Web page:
Greece has a $360 billion debt bill due this month and needs help. The European Central Bank (read: Germany) just made paying that debt harder for Athens, and the time bomb is ticking.
Russia Today’s Max Keiser has a solution though: the debt-hobbled Greece should go to debt-hobbled Russia for support. Here’s how he outlined the plan on the February 3 Keiser Report:
It’s hard to see how Russia has anyone’s financial back, though, given its own debt problems. The ruble lost nearly half its value last year, and S&P recently downgraded Russian debt to junk status. Offering Russia as a viable creditor without even mentioning the country’s own problems is a serious case of looking at things through rose-tinted glasses.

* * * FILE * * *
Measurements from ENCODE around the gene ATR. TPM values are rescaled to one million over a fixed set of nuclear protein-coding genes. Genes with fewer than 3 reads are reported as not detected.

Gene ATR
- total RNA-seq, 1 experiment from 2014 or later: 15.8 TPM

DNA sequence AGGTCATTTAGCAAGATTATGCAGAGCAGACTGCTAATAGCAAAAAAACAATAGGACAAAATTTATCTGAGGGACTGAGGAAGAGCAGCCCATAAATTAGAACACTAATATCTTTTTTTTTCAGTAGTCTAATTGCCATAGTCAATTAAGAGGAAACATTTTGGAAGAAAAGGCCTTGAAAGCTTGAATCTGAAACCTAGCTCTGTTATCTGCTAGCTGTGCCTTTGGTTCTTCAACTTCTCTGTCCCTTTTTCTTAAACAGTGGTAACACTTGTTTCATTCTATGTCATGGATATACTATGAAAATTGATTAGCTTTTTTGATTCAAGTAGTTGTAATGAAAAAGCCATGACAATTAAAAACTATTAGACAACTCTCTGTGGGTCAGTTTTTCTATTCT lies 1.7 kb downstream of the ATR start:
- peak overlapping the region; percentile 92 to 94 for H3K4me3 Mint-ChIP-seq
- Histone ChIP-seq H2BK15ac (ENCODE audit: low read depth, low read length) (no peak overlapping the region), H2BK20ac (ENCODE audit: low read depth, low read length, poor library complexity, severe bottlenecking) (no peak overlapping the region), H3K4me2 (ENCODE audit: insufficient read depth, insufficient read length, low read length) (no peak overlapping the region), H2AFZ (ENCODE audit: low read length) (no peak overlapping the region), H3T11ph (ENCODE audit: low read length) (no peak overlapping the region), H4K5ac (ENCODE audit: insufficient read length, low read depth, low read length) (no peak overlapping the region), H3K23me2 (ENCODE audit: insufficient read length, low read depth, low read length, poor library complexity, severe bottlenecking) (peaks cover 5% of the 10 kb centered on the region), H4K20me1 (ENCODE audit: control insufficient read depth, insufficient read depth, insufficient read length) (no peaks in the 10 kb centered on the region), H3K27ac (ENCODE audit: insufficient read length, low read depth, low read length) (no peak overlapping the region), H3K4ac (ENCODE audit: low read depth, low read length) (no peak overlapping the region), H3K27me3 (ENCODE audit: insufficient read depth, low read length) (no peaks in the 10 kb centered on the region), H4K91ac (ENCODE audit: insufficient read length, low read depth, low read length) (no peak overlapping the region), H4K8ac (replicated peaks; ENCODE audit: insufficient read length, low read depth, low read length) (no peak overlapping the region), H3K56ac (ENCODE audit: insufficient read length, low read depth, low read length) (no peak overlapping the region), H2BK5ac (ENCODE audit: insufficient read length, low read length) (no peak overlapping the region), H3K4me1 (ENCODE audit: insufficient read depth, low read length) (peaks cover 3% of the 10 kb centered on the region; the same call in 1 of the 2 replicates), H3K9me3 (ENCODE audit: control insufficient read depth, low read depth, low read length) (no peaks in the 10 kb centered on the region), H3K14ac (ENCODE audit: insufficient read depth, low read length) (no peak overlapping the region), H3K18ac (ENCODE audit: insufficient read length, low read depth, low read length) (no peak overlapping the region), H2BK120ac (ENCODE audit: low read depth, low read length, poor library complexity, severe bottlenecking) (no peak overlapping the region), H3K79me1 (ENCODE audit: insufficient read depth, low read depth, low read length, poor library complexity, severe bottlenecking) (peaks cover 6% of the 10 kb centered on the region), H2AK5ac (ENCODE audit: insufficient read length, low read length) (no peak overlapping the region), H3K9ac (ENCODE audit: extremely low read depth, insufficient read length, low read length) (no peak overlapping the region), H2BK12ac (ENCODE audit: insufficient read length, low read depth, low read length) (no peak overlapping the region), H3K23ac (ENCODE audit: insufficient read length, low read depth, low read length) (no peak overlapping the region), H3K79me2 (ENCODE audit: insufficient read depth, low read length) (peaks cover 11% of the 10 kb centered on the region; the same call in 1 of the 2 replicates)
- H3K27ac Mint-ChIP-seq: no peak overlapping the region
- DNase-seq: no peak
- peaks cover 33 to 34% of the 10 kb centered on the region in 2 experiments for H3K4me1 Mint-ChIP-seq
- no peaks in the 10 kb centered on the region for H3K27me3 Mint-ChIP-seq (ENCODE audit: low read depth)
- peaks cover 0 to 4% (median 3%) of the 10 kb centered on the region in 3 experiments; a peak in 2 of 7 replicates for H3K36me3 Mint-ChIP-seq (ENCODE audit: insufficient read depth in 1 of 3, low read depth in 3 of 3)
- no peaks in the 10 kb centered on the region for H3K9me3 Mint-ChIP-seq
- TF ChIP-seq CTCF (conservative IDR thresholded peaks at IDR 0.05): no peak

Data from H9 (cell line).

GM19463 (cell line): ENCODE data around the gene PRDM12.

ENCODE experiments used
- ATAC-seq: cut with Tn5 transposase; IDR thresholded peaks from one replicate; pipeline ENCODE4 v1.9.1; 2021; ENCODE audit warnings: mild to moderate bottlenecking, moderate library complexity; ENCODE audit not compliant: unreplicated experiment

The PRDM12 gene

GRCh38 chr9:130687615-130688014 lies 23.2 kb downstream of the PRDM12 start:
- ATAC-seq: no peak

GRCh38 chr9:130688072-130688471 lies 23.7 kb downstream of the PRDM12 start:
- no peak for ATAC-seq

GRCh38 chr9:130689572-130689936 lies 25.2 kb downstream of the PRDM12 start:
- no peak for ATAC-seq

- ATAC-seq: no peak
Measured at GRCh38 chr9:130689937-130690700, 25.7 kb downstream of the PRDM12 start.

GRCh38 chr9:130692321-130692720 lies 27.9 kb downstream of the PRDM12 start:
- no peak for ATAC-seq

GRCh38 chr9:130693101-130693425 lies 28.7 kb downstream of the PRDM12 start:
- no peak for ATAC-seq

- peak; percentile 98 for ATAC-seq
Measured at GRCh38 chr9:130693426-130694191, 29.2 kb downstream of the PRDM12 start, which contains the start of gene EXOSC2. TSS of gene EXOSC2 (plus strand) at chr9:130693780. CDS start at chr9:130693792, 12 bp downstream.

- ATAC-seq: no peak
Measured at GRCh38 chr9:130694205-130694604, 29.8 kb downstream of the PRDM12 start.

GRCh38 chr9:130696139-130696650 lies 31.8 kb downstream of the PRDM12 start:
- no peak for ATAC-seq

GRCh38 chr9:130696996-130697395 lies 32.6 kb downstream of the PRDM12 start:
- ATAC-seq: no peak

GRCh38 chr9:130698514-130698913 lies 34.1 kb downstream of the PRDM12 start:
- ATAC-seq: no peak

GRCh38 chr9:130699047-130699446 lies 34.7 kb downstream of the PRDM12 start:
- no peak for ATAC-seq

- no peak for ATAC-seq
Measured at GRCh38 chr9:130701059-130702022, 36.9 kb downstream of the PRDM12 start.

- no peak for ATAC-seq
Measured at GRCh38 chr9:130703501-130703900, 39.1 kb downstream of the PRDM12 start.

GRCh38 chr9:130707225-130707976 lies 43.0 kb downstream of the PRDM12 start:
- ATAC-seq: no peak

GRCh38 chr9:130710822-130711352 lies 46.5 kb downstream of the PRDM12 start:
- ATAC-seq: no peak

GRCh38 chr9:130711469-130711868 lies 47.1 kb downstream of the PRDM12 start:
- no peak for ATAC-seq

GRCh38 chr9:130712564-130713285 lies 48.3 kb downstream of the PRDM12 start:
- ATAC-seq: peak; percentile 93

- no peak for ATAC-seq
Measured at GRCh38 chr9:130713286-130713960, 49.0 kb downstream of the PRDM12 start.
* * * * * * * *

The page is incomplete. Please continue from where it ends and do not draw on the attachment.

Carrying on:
It’s true that Russia has a remarkably low debt-to-GDP ratio (around 12 percent), but that comes from two factors:
- Russia defaulted on its debt in 1998, so no one wants to lend to Russia in the first place
- While Russia’s public debt is technically low, much of the lending the government relies on passes through nominally private entities like oil giant Gazprom that are actually state-owned. The government has a controlling interest in publicly traded Gazprom (which faces difficulty paying its own massive debt with gas prices the lowest they’ve been since the credit crisis).
Still, Keiser isn’t alone in promoting the idea on RT and in the broader world of European diplomacy. But for what it’s worth, newly elected Greek Prime Minister Alexis Tsipras seemed to close down the Russian Option, saying “Right now, there are no other thoughts on the table.”